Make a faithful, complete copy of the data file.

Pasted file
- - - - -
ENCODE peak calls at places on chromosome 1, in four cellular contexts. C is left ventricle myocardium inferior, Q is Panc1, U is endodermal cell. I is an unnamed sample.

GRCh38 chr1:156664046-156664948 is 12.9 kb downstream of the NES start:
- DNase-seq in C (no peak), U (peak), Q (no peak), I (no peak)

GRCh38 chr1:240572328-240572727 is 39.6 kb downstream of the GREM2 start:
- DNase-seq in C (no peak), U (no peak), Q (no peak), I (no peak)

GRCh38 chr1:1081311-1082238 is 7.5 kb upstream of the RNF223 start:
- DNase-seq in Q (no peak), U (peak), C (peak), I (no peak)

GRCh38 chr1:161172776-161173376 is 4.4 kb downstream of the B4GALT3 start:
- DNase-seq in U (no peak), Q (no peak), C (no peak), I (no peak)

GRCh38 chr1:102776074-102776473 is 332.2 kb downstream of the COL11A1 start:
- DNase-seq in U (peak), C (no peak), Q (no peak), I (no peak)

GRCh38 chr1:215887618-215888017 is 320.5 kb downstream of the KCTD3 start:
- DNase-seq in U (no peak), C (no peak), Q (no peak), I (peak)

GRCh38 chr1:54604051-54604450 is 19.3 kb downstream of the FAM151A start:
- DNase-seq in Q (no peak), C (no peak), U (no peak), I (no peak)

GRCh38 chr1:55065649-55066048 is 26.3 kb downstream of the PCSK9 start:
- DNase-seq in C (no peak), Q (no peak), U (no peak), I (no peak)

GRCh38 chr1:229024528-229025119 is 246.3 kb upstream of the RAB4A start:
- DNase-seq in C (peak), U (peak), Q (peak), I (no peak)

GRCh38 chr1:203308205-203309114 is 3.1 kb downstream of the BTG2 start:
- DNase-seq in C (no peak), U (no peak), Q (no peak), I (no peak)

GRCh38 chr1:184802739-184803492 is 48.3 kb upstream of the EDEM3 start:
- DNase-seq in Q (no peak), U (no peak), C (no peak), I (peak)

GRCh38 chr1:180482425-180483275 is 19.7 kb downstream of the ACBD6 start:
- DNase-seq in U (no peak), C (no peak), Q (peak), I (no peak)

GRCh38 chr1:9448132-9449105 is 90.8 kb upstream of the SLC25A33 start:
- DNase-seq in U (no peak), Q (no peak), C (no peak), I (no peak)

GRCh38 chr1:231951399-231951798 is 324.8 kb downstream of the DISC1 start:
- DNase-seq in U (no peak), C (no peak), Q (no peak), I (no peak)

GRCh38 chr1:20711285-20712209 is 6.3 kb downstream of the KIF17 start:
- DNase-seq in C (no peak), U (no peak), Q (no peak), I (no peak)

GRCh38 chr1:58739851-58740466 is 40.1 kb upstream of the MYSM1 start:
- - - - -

ENCODE peak calls at places on chromosome 1, in four cellular contexts. C is left ventricle myocardium inferior, Q is Panc1, U is endodermal cell. I is an unnamed sample.

GRCh38 chr1:156664046-156664948 is 12.9 kb downstream of the NES start:
- DNase-seq in C (no peak), U (peak), Q (no peak), I (no peak)

GRCh38 chr1:240572328-240572727 is 39.6 kb downstream of the GREM2 start:
- DNase-seq in C (no peak), U (no peak), Q (no peak), I (no peak)

GRCh38 chr1:1081311-1082238 is 7.5 kb upstream of the RNF223 start:
- DNase-seq in Q (no peak), U (peak), C (peak), I (no peak)

GRCh38 chr1:161172776-161173376 is 4.4 kb downstream of the B4GALT3 start:
- DNase-seq in U (no peak), Q (no peak), C (no peak), I (no peak)

GRCh38 chr1:102776074-102776473 is 332.2 kb downstream of the COL11A1 start:
- DNase-seq in U (peak), C (no peak), Q (no peak), I (no peak)

GRCh38 chr1:215887618-215888017 is 320.5 kb downstream of the KCTD3 start:
- DNase-seq in U (no peak), C (no peak), Q (no peak), I (peak)

GRCh38 chr1:54604051-54604450 is 19.3 kb downstream of the FAM151A start:
- DNase-seq in Q (no peak), C (no peak), U (no peak), I (no peak)

GRCh38 chr1:55065649-55066048 is 26.3 kb downstream of the PCSK9 start:
- DNase-seq in C (no peak), Q (no peak), U (no peak), I (no peak)

GRCh38 chr1:229024528-229025119 is 246.3 kb upstream of the RAB4A start:
- DNase-seq in C (peak), U (peak), Q (peak), I (no peak)

GRCh38 chr1:203308205-203309114 is 3.1 kb downstream of the BTG2 start:
- DNase-seq in C (no peak), U (no peak), Q (no peak), I (no peak)

GRCh38 chr1:184802739-184803492 is 48.3 kb upstream of the EDEM3 start:
- DNase-seq in Q (no peak), U (no peak), C (no peak), I (peak)

GRCh38 chr1:180482425-180483275 is 19.7 kb downstream of the ACBD6 start:
- DNase-seq in U (no peak), C (no peak), Q (peak), I (no peak)

GRCh38 chr1:9448132-9449105 is 90.8 kb upstream of the SLC25A33 start:
- DNase-seq in U (no peak), Q (no peak), C (no peak), I (no peak)

GRCh38 chr1:231951399-231951798 is 324.8 kb downstream of the DISC1 start:
- DNase-seq in U (no peak), C (no peak), Q (no peak), I (no peak)

GRCh38 chr1:20711285-20712209 is 6.3 kb downstream of the KIF17 start:
- DNase-seq in C (no peak), U (no peak), Q (no peak), I (no peak)

GRCh38 chr1:58739851-58740466 is 40.1 kb upstream of the MYSM1 start: